My husband is a New Zealander, A Kiwi. And I grew up in Florida. We have sent our two oldest daughters to live there to go to university and be with extended family. New Zealand is an excellent example of a community that comes together to get things done. They have the system of fighting COVID down pat. I’m so thankful the girls (Sabrina and Molly) are there safe and able to live everyday lives, except the odd lockdown for 3 to 7 days if Covid does pop up in a household. For the most part, New Zealand is fully open, and stress levels are low. The girls are in their second year of University and working part-time jobs. Our oldest is modeling, and they are both going out with friends, thriving and living normal college girl lives. Best of all, people in NZ are getting close to each other and making happy memories together. They have a quality of life that is fulfilling. God knows when we will get back to that here in America without it being interrupted. Some people here are anxious and angry over the entire aspect of Covid. It will be nice to strive for and have inner peace without the fear of “The Rona” looming someday.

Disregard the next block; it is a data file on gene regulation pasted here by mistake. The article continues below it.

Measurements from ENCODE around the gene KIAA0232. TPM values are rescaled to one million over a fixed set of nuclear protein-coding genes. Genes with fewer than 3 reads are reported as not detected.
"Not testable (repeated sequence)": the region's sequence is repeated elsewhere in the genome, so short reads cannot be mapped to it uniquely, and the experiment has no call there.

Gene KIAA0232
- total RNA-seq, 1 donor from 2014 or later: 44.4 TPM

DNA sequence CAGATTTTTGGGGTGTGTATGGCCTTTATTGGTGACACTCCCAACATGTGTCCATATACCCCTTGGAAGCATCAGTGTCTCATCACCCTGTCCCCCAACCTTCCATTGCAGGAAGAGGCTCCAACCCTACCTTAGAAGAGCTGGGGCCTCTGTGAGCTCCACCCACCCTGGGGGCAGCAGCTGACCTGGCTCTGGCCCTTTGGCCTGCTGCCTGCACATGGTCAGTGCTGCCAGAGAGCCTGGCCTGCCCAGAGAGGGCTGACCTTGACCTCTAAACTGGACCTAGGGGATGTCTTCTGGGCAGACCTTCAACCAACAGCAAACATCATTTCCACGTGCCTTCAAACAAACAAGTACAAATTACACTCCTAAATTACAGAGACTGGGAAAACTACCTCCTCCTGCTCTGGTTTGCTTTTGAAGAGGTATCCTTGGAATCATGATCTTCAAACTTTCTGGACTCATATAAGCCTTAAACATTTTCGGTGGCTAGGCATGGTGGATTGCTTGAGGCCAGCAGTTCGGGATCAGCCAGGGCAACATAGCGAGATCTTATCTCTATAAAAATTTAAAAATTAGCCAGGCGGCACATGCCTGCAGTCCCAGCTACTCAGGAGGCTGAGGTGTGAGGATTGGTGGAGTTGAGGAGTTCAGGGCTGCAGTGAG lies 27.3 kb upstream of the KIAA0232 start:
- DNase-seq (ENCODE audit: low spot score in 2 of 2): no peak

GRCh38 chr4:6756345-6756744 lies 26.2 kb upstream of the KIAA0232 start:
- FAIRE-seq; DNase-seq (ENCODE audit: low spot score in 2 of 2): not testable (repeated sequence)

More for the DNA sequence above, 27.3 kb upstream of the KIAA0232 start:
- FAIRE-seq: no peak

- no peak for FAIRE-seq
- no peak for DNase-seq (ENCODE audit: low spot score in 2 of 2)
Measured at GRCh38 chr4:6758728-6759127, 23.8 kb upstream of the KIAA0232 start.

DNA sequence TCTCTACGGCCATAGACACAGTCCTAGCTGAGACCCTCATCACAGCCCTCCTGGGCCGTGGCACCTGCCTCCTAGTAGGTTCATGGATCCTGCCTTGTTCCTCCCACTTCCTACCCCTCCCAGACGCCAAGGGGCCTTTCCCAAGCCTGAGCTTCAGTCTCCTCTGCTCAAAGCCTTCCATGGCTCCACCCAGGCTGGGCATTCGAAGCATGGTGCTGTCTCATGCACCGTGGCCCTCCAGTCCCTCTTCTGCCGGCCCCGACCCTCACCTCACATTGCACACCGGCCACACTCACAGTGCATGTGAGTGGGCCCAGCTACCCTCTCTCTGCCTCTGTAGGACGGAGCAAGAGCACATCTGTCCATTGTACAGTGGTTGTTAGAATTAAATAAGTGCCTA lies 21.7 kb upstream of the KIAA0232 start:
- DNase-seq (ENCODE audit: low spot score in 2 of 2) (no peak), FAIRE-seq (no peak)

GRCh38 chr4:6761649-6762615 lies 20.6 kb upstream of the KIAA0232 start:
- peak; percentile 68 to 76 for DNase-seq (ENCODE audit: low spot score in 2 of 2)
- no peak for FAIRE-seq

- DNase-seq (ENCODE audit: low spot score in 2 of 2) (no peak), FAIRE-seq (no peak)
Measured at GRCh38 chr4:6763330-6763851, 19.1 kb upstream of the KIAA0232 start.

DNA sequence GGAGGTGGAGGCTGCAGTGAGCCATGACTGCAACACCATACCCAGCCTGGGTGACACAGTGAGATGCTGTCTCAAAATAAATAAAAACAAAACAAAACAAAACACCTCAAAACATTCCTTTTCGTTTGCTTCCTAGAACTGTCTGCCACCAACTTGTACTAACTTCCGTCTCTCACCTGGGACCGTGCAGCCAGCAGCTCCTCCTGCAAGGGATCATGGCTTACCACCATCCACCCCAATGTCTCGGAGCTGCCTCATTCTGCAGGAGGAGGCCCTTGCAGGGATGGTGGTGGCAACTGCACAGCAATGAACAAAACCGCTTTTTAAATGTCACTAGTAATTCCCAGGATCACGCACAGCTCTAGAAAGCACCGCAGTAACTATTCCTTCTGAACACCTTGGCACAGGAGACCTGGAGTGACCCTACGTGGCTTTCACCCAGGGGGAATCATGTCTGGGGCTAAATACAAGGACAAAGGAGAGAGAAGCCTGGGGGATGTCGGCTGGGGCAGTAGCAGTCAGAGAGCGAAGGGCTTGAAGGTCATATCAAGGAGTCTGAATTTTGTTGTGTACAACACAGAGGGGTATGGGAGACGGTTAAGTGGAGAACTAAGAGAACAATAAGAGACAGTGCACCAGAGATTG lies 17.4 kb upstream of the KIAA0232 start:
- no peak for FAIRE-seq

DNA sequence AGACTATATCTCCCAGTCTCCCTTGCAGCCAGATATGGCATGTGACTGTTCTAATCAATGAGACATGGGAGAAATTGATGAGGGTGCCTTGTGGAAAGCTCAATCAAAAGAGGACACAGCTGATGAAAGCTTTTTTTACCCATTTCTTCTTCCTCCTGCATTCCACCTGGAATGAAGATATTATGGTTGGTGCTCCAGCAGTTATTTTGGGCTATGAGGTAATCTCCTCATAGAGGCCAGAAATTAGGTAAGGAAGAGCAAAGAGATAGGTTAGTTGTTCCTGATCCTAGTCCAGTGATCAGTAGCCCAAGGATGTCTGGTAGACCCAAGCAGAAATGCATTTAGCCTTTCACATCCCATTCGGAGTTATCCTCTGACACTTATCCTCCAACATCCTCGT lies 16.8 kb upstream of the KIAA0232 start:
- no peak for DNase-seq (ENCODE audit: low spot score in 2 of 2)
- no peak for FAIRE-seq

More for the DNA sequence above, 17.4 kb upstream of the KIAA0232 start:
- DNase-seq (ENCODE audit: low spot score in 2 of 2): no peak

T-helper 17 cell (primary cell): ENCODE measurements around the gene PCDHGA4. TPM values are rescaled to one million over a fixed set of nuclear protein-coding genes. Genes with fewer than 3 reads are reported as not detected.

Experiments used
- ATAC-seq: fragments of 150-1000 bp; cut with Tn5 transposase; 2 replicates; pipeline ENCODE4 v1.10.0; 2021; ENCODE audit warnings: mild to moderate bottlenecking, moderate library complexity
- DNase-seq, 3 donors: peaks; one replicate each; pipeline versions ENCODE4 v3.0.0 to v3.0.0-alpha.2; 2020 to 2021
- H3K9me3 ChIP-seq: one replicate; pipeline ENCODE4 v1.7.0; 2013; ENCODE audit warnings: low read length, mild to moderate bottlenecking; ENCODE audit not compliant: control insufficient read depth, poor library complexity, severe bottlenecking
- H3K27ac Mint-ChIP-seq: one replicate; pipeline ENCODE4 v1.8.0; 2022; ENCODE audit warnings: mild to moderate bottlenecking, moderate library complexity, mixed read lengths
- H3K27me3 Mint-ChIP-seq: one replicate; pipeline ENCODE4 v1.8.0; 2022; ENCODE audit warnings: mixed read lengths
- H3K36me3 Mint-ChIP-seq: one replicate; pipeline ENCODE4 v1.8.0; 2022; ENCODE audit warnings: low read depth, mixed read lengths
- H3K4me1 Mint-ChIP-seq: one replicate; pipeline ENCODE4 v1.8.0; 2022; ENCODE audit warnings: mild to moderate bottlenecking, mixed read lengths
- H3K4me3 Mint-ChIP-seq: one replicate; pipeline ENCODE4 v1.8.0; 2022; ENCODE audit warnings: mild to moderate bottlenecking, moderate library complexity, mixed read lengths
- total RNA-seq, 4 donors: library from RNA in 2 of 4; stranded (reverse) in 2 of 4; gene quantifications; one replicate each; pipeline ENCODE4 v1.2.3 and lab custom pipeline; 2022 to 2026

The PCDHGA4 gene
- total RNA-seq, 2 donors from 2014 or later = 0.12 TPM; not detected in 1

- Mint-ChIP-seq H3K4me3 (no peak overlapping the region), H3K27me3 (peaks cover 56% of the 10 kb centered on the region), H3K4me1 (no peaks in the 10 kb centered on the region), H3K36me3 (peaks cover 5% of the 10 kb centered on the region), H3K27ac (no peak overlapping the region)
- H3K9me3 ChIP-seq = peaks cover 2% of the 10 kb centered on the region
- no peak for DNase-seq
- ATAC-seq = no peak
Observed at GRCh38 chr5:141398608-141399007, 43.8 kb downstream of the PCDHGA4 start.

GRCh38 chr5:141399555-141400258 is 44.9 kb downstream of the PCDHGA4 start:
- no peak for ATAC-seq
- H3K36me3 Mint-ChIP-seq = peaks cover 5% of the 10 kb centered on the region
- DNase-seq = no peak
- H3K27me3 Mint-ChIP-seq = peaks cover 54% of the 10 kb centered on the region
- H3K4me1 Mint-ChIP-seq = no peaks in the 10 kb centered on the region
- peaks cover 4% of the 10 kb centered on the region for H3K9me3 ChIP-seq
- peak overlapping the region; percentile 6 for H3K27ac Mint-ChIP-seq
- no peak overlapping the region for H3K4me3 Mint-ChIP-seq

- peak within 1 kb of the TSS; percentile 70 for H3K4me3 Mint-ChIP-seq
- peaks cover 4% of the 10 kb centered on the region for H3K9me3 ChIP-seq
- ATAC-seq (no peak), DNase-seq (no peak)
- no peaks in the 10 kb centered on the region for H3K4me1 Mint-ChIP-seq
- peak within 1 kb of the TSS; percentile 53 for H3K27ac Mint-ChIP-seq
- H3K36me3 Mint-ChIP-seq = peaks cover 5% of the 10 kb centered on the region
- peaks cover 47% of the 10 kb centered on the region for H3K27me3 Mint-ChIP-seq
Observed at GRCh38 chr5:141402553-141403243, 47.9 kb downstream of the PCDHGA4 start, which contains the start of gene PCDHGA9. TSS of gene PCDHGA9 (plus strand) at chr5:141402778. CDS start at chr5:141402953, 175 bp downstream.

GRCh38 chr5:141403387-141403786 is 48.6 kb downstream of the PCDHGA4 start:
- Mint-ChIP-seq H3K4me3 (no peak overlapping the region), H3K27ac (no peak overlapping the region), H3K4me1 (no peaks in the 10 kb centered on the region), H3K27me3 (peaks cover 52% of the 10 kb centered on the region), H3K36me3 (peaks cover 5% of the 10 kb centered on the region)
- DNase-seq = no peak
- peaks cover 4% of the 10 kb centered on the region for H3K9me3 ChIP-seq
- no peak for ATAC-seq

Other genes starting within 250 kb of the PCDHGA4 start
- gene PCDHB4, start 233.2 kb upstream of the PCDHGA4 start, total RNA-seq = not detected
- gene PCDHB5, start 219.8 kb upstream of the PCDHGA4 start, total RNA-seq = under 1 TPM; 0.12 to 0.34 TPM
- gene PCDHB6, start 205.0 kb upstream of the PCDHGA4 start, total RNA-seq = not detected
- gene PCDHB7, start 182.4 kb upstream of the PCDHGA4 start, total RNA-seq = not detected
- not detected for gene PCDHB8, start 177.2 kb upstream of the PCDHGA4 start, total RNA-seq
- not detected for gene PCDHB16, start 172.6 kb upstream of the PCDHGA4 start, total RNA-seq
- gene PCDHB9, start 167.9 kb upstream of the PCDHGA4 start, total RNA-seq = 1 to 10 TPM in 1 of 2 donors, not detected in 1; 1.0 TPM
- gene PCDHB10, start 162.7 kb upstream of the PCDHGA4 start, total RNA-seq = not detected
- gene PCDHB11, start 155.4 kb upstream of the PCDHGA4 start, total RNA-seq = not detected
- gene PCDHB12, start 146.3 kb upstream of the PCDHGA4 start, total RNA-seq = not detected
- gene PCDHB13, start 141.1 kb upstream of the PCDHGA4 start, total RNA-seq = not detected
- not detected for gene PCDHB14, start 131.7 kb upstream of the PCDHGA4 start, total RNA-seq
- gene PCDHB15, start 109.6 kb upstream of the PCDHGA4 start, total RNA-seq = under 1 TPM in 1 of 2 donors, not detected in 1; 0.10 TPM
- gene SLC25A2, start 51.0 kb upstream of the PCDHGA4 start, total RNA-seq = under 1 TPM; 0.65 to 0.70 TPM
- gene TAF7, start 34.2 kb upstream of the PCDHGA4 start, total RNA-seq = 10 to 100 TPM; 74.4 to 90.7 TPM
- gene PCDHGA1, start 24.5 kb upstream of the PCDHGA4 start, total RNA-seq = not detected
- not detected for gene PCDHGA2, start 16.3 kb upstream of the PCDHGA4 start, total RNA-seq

All of us are dying to get back to living our everyday lives. Covid has messed everybody up. From not working a regular job to hugging people, socializing, traveling, going to parties, having people for dinner, and celebrating holidays, it’s been insane. The lack of activity and connectedness is causing us to forget how life used to be. We’ve been doing this for a year, and we wonder when it’s going to end. Covid is no hoax, and the harsh and terrible reality is that at this point, over 525,000 people have died. There isn’t a person alive who has a conscience or heart that can diminish that tragic fact without showing disrespect for the dead and those who loved them.
We see the light at the end of the tunnel, though. The Covid vaccine has been rolled out for everyone over the age of 16 in Florida!!! Yaaaaa hoooo!! We have movement in a positive direction! If more people are vaccinated, and we all follow CDC guidelines for reducing the spread of the virus by simply wearing our new favorite accessory, the face mask, we will decrease the chances of variants developing. Several studies say variants can render the vaccines ineffective. We are working towards life becoming normal again; it will be sometime before we lose face protection, touch each other and get cozy the way we used to.